The Last Two Legs of My Africa Trip

(Click here for Part One, and here for Part Two.)

Well, I’ve been home for over a week now and between trying to get caught up on work and getting my sleep back in order (apparently jet lag can last awhile) I have not yet done the final post describing the last two countries of my part of the trip — Morocco and Nigeria. Let’s correct that now.

Day 19: Thursday, July 20 — We arrive in Morocco early in the morning (around 8) but cannot check into our hotel until the afternoon (2ish). Apart from that anticipated bump in the road the hotel was nice, among the highlights of our short stay in Casablanca.

Day 20: Friday, July 21 — We take a tour of the Hassan II Mosque in the morning and then explore the markets in the afternoon.

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#Casablanca #morocco

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Friend stealth pic 😲

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The mosque was a fascinating structure to visit and tour through.

I was less impressed by Casablanca’s markets compared to those in Senegal. (Nigeria’s would also prove superior.)

Day 21: Saturday, July 22. It was another traveling weekend.

We checked out of our hotel in the afternoon and then flew in the evening to Nigeria. That afternoon turned out to be a bit of a bust because of our choice of lunch which turned out to be a big, bland let-down. So most of the pics posted from this day were from the previous day, save for this first breakfast shot.

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Tasty #olives from dinner last night!

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The dessert and the traditional Moroccan mint tea were the highlights at dinner that night.

Day 22: Sunday, July 23

We arrived very early in the morning again, but this time were able to get into our room right away to get some sleep.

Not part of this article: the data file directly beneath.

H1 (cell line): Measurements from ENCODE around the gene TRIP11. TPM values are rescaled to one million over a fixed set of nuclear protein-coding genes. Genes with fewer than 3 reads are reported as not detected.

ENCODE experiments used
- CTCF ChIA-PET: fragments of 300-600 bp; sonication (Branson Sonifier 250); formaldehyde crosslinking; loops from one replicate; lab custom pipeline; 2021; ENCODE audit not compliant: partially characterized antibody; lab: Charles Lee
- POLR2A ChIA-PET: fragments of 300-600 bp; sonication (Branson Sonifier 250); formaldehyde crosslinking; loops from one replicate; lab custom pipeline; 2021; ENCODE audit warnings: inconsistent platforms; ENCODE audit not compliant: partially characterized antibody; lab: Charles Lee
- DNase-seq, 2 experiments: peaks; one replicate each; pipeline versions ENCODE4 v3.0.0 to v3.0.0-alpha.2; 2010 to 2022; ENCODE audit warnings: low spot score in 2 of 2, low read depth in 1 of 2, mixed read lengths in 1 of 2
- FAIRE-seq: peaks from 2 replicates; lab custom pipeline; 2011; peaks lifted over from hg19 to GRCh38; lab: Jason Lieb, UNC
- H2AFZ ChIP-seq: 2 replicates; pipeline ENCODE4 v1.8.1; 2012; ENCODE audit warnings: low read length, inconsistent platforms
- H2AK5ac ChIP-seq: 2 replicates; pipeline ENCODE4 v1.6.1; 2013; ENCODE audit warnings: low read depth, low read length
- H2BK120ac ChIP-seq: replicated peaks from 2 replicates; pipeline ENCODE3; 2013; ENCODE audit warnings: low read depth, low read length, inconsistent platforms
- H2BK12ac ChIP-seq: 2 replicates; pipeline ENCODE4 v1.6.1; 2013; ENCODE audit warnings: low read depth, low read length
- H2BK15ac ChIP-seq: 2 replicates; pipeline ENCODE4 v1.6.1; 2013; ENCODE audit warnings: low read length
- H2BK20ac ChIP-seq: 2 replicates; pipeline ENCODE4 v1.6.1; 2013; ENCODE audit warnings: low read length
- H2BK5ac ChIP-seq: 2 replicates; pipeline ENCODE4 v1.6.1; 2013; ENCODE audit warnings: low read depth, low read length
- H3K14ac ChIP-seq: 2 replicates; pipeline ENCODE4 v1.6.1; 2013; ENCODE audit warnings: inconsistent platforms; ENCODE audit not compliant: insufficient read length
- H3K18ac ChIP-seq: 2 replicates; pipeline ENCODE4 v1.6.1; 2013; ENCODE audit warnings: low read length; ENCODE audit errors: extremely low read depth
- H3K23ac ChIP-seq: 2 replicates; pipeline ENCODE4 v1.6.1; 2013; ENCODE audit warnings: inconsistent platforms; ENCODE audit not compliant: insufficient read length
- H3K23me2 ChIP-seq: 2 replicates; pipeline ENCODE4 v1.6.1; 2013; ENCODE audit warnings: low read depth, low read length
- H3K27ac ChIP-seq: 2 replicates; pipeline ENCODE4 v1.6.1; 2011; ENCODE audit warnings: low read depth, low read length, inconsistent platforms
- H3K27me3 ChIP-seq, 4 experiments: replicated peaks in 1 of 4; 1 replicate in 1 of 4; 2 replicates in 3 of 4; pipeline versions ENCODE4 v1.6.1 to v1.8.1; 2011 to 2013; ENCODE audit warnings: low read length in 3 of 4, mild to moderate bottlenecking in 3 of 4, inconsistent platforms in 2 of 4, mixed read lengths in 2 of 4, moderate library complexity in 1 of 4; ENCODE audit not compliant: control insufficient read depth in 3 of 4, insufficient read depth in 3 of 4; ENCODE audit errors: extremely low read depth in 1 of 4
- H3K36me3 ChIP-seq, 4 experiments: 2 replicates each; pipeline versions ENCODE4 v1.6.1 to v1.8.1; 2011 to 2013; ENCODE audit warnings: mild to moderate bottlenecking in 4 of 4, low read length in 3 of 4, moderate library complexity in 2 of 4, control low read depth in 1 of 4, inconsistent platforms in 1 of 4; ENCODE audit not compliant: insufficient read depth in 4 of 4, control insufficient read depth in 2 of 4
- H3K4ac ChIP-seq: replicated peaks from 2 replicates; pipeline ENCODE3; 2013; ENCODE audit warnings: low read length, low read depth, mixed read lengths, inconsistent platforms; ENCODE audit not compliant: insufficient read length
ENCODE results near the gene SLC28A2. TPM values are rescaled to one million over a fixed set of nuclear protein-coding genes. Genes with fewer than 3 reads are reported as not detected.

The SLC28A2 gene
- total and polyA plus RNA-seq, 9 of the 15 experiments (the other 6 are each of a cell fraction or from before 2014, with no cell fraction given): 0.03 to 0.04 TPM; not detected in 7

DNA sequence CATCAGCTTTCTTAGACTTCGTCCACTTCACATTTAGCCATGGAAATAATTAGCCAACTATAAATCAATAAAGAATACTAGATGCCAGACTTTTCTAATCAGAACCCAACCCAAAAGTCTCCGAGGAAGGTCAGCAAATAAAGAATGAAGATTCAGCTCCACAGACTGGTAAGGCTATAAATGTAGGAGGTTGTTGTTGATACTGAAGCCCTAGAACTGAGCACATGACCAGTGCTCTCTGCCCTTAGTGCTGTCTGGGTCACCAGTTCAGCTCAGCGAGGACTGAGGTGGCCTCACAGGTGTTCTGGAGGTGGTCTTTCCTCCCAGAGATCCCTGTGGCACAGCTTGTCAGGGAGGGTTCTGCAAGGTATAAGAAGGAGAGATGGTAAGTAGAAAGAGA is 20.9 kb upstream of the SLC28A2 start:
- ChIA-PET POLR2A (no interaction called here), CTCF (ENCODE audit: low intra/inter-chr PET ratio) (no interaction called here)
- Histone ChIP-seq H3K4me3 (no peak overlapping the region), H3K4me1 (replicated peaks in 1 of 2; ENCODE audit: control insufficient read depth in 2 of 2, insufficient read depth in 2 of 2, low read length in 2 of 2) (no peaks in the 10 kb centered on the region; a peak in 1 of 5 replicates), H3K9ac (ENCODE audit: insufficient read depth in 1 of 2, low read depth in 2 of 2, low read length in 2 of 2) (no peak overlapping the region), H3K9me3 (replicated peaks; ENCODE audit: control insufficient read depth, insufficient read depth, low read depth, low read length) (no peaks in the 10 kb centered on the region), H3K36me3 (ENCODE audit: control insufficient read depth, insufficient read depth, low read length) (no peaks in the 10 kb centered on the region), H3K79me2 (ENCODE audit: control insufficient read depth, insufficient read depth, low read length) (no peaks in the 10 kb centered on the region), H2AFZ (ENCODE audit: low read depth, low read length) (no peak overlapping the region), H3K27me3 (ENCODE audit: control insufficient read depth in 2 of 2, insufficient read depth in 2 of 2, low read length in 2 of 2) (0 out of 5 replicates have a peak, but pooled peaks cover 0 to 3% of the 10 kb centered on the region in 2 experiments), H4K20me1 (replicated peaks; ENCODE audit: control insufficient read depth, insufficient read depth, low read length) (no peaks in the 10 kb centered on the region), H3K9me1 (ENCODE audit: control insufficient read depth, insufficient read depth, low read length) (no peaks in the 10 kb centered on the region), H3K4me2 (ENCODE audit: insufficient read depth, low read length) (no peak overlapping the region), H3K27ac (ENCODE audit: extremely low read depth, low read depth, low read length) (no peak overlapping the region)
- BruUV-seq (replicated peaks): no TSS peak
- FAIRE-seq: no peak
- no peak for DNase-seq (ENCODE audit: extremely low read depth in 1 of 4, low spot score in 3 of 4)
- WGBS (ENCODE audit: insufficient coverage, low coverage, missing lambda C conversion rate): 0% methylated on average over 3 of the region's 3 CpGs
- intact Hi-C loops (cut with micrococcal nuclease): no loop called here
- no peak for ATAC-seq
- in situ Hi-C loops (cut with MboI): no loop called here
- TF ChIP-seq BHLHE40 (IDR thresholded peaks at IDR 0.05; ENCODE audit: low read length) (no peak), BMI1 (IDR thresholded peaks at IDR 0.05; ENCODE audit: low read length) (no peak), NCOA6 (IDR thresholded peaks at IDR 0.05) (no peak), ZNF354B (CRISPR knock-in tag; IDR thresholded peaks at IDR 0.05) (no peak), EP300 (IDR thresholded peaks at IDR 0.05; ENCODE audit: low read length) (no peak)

I had grown quite fond of the native Senegalese dishes but now the Nigerian cuisine blew me away. The Nigerian Djolof was a more provocative mixture of spices than the Senegalese — which sort of makes sense given the broader temperamental differences one sees both in their cultures and in their countries’ histories.

Day 23: Monday, July 24 – Market-hunting in Lagos, Nigeria — April in search of fabrics, me with an eye for creative carvings at a reasonable price, preferably that could fit into my luggage.

Our journey through the fabric markets in Lagos was among the most exciting, memorable parts of the trip. The streets were packed with people hustling not just clothes but every manner of household good and food item that you might find at Target or Wal-Mart. April strode from stall to stall looking over fabrics, examining their numbers, asking the vendor challenging questions, then haggling down to a reasonable price when finding answers she liked. Each fabric stall had its own generator churning away, leaving the smell of burning fuel never far away.

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Market shopping #lagos #nigeria

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I’m quite pleased with my 4 monkeys acquisition. I might now make it a habit of trying to Β acquire more of the “no evil monkeys” figurines.